Nigeria's killing fields (and prisons and schools)
In this image taken with a mobile phone, rescue workers and family members gather to identify the shrouded bodies of students killed following an attack by Islamist extremists on an agricultural college in Gujba, Nigeria Sept. 29, 2013. ASSOCIATED PRESS
A devastating cycle of violence is gripping Nigeria's north but getting little attention - perhaps a victim of what Alkasim Abdulkadir calls in a recent African Arguments column, the country's "tragedy fatigue."
Members of Boko Haram have been waging war in an effort to establish an Islamic state, targetting churches and schools in a series of harrowing attacks. The group's name roughly translates to "Western education is a sin" in the local Hausa language. On Sept. 29, Boko Haram fighters reportedly killed more than 40 college students - some as they slept in the school dorm, others shot in the back as they tried to flee.
Earlier this month, Amnesty International released a report highlighting the devastating toll on Nigeria's education system. Since 2012, at least 70 teachers and more than 100 students have been killed. Just the threat of the violence is enough to keep students at home.
But on Wednesday, Amnesty released another report detailing the war's other side - the brutal suppression and torture by Nigeria's security forces. Amnesty called for an immediate investigation into what they claim are the deaths of hundreds of prisoners, suspected of Boko Haram connections. The report states that in the first six months of this year, 950 Boko Haram suspects have died in harrowing conditions - of starvation or suffocation in crowded cells. Others were reportedly shot during interrogations and left to bleed to death.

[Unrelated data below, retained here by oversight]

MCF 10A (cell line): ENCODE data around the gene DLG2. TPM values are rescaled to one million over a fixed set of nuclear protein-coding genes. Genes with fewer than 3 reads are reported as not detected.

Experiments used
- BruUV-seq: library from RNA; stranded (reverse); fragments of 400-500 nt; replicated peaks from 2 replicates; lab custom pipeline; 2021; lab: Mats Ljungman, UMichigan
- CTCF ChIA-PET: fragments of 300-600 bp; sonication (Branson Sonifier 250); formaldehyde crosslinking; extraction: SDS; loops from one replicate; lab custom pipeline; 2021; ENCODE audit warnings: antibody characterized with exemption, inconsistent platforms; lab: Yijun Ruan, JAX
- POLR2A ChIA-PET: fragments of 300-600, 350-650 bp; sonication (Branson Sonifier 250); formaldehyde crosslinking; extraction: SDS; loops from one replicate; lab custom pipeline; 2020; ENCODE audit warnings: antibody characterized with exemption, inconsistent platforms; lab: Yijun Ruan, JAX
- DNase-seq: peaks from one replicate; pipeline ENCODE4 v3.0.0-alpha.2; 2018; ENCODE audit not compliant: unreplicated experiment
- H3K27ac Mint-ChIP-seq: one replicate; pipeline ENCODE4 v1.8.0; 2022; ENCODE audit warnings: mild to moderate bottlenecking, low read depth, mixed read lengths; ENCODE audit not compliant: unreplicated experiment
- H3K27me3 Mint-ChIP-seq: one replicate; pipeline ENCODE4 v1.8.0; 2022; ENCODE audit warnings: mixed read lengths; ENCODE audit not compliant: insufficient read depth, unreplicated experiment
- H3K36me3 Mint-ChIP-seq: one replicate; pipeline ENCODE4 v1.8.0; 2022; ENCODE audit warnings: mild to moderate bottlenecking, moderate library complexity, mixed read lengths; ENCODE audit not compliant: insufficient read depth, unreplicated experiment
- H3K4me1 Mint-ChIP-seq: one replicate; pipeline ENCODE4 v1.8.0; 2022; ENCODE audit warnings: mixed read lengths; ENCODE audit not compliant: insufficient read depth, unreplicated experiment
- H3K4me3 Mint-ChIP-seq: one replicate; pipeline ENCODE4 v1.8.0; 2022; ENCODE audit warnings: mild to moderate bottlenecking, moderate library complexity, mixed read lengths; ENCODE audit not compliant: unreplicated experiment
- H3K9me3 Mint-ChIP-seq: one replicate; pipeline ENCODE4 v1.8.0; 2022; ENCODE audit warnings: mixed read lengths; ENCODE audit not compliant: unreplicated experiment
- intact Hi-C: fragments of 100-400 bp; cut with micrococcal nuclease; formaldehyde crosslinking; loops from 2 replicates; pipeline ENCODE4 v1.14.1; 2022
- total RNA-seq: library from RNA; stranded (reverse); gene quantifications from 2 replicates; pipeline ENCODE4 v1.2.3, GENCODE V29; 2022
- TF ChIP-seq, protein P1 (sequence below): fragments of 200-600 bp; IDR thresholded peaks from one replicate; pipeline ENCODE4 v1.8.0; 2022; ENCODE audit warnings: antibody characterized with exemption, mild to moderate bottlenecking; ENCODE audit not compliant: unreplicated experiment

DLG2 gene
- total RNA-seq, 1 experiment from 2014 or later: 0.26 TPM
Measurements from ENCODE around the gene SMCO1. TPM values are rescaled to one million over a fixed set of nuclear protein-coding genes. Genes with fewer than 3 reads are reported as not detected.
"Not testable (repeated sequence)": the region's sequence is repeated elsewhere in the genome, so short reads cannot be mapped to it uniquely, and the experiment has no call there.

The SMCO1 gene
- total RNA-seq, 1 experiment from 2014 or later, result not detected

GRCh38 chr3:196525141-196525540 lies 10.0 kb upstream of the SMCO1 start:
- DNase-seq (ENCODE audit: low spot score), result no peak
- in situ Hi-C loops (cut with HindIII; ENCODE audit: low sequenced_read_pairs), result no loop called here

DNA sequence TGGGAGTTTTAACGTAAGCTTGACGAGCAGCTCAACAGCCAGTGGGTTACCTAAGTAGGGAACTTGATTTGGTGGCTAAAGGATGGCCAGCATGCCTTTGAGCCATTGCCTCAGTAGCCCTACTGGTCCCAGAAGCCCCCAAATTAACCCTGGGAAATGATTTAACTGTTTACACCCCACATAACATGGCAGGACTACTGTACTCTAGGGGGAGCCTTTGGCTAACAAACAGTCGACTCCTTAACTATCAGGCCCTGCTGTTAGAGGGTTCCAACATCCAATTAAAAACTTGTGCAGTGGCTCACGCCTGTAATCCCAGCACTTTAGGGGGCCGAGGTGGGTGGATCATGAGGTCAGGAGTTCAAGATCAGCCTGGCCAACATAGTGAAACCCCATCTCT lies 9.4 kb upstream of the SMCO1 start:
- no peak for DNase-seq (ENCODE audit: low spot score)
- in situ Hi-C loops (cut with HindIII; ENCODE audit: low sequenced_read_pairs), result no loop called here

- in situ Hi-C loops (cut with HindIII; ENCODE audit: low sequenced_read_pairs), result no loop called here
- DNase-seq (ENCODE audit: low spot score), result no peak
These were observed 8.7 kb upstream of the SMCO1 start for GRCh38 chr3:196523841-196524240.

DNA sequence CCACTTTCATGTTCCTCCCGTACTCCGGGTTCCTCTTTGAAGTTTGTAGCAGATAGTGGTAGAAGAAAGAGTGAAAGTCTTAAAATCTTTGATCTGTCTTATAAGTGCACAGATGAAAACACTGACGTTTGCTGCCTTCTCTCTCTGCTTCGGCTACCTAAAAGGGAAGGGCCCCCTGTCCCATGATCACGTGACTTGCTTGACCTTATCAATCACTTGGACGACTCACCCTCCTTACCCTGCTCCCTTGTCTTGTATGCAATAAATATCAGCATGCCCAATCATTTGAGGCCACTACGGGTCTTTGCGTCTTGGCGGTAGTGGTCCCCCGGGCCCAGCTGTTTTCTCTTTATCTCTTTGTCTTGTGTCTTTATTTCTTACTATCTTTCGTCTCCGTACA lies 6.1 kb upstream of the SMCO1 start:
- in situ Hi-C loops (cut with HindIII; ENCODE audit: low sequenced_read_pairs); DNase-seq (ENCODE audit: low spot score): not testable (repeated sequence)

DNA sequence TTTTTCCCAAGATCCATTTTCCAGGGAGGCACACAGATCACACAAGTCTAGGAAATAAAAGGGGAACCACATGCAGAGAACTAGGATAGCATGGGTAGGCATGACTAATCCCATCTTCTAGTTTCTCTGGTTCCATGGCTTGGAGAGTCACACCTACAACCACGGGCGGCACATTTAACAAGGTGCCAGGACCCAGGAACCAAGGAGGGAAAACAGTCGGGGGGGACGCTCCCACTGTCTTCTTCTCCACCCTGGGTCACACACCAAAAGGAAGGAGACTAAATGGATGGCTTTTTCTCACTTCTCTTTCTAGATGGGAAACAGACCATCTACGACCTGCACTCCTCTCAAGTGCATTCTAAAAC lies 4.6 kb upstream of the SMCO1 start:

Although Boko Haram uses the jihadi rhetoric common among other Islamic insurgencies, their fight is very much a domestic revolt and mass arrests, prison deaths and reported extrajudicial killings serve their agenda and help build support.
The Council For Foreign Relations has tracked these deaths - both at the hands of Boko Haram and the State - beginning with Nigerian President Goodluck Jonathan's May 29, 2011 inauguration. Details are found here: http://www.cfr.org/nigeria/nigeria-security-tracker/p29483.
Michelle Shephard is the Star's National Security correspondent and author of "Decade of Fear: Reporting from Terrorism's Grey Zone." She is a three-time recipient of Canada's National Newspaper Award. Follow her on Twitter @shephardm